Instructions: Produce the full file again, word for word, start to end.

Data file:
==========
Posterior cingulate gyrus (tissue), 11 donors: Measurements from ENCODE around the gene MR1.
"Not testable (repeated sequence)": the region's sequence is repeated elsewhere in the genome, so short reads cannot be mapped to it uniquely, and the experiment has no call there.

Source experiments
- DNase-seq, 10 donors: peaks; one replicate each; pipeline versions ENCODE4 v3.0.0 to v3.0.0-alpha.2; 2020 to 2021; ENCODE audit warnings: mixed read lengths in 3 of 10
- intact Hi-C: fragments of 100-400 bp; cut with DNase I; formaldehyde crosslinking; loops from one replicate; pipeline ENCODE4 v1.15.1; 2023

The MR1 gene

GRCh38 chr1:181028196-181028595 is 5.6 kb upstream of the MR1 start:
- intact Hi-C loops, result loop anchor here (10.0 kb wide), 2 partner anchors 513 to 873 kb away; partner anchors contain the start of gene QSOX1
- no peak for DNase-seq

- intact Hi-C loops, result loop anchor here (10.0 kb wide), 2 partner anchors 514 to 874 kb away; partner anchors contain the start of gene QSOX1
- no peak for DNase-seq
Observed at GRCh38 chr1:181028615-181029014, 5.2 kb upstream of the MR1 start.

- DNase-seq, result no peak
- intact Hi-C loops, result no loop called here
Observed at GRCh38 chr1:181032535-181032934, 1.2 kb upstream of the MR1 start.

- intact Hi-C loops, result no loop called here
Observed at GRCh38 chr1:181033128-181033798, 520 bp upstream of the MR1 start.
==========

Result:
Posterior cingulate gyrus (tissue), 11 donors: Measurements from ENCODE around the gene MR1.
"Not testable (repeated sequence)": the region's sequence is repeated elsewhere in the genome, so short reads cannot be mapped to it uniquely, and the experiment has no call there.

Source experiments
- DNase-seq, 10 donors: peaks; one replicate each; pipeline versions ENCODE4 v3.0.0 to v3.0.0-alpha.2; 2020 to 2021; ENCODE audit warnings: mixed read lengths in 3 of 10
- intact Hi-C: fragments of 100-400 bp; cut with DNase I; formaldehyde crosslinking; loops from one replicate; pipeline ENCODE4 v1.15.1; 2023

The MR1 gene

GRCh38 chr1:181028196-181028595 is 5.6 kb upstream of the MR1 start:
- intact Hi-C loops, result loop anchor here (10.0 kb wide), 2 partner anchors 513 to 873 kb away; partner anchors contain the start of gene QSOX1
- no peak for DNase-seq

- intact Hi-C loops, result loop anchor here (10.0 kb wide), 2 partner anchors 514 to 874 kb away; partner anchors contain the start of gene QSOX1
- no peak for DNase-seq
Observed at GRCh38 chr1:181028615-181029014, 5.2 kb upstream of the MR1 start.

- DNase-seq, result no peak
- intact Hi-C loops, result no loop called here
Observed at GRCh38 chr1:181032535-181032934, 1.2 kb upstream of the MR1 start.

- intact Hi-C loops, result no loop called here
Observed at GRCh38 chr1:181033128-181033798, 520 bp upstream of the MR1 start.